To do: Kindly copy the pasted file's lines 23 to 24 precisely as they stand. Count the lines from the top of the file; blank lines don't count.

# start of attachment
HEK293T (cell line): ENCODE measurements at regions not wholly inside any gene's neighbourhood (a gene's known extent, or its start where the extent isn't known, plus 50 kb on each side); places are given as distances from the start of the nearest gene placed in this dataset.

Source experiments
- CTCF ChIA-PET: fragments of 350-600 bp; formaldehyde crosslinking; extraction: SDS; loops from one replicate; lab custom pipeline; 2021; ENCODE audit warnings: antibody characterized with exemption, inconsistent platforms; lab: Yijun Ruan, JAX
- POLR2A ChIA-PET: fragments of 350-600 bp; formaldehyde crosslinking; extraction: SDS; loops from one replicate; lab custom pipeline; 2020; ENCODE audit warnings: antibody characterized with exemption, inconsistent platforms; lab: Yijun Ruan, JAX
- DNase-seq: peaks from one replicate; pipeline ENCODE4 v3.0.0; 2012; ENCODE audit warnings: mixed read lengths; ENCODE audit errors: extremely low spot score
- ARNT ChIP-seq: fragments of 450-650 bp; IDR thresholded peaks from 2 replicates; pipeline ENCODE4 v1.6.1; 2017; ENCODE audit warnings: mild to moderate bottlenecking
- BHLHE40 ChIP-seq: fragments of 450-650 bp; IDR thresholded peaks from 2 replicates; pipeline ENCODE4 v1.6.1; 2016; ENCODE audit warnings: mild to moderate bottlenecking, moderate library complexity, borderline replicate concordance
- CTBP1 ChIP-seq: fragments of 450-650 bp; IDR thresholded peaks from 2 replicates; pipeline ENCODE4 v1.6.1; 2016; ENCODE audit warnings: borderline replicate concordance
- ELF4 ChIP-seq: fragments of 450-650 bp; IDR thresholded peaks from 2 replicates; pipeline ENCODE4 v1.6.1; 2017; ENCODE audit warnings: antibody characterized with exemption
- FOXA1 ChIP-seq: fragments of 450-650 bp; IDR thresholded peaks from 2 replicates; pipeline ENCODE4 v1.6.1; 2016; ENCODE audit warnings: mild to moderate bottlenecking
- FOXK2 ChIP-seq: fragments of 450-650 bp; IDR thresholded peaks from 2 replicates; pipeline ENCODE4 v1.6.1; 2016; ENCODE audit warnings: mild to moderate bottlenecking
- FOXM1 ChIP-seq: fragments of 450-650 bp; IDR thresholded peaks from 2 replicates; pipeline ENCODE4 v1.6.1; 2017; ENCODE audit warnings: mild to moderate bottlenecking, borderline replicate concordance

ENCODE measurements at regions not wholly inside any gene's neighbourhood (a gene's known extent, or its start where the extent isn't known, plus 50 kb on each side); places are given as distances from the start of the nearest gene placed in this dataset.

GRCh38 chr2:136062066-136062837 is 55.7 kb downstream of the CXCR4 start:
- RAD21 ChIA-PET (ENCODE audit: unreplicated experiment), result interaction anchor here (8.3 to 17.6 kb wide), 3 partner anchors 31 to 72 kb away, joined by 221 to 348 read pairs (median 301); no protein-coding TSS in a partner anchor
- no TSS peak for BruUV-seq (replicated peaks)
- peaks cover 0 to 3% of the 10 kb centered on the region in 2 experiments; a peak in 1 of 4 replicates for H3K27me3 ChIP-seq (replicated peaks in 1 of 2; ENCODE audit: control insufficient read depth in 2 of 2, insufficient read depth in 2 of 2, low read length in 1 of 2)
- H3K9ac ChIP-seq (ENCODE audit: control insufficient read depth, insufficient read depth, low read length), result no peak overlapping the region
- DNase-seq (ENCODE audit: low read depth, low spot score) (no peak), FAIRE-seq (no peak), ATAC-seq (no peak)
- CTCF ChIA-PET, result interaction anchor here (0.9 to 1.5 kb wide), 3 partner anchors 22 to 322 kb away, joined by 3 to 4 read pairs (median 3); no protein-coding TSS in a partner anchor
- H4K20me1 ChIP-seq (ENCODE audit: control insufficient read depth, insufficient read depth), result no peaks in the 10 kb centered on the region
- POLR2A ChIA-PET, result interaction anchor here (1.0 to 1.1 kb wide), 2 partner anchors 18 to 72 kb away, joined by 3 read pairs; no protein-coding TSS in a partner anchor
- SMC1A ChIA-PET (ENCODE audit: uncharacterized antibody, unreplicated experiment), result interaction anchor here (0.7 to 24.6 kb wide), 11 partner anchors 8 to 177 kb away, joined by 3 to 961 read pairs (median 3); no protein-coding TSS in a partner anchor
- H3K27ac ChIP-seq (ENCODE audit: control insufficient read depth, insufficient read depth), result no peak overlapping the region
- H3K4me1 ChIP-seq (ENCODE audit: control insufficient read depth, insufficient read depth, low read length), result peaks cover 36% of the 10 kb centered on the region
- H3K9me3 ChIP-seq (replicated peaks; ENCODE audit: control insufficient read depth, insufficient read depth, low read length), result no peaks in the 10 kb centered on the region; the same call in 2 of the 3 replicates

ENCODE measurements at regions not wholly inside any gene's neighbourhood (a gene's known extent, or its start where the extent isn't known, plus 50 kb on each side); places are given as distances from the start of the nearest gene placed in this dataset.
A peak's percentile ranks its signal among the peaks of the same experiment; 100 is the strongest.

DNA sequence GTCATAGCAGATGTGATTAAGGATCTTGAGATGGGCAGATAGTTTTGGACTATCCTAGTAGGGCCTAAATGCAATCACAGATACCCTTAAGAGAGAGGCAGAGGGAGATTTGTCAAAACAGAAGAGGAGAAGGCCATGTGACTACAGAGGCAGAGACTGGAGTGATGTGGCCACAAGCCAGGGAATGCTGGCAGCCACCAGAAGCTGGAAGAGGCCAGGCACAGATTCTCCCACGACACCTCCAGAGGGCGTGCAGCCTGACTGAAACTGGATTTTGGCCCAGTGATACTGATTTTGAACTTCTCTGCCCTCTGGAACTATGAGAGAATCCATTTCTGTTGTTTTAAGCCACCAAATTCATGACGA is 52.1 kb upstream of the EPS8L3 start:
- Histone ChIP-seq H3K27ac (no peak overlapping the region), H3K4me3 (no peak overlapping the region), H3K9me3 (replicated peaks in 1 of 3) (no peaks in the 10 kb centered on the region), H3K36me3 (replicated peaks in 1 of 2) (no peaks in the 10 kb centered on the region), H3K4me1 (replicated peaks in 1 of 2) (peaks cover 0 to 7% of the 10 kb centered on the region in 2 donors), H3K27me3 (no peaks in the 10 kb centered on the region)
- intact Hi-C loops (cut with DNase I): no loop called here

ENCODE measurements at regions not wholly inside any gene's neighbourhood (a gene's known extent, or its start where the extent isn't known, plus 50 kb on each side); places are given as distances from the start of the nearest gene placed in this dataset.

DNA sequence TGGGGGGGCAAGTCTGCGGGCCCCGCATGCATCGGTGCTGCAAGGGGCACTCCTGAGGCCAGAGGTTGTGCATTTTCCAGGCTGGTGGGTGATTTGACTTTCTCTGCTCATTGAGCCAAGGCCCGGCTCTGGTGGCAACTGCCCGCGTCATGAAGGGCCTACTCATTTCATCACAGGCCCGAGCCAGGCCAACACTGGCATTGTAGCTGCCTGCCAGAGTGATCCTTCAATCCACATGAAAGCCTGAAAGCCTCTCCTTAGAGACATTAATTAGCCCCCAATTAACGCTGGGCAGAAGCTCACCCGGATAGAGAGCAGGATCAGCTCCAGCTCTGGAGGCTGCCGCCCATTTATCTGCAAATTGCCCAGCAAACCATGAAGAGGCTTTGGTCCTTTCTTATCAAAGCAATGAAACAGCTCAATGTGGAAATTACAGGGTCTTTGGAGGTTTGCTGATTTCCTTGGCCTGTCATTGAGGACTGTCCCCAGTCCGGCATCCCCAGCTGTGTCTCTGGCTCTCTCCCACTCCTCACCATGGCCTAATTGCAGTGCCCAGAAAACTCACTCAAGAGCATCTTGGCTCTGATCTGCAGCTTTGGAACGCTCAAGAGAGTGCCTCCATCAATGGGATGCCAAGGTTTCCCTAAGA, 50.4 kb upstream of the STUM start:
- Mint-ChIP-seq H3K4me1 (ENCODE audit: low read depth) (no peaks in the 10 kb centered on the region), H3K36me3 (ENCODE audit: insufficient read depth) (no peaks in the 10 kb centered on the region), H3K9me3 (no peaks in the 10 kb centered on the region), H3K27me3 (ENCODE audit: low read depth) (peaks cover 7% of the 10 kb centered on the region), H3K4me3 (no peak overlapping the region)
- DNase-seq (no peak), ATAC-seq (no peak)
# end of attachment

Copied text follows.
- SMC1A ChIA-PET (ENCODE audit: uncharacterized antibody, unreplicated experiment), result interaction anchor here (0.7 to 24.6 kb wide), 11 partner anchors 8 to 177 kb away, joined by 3 to 961 read pairs (median 3); no protein-coding TSS in a partner anchor
- H3K27ac ChIP-seq (ENCODE audit: control insufficient read depth, insufficient read depth), result no peak overlapping the region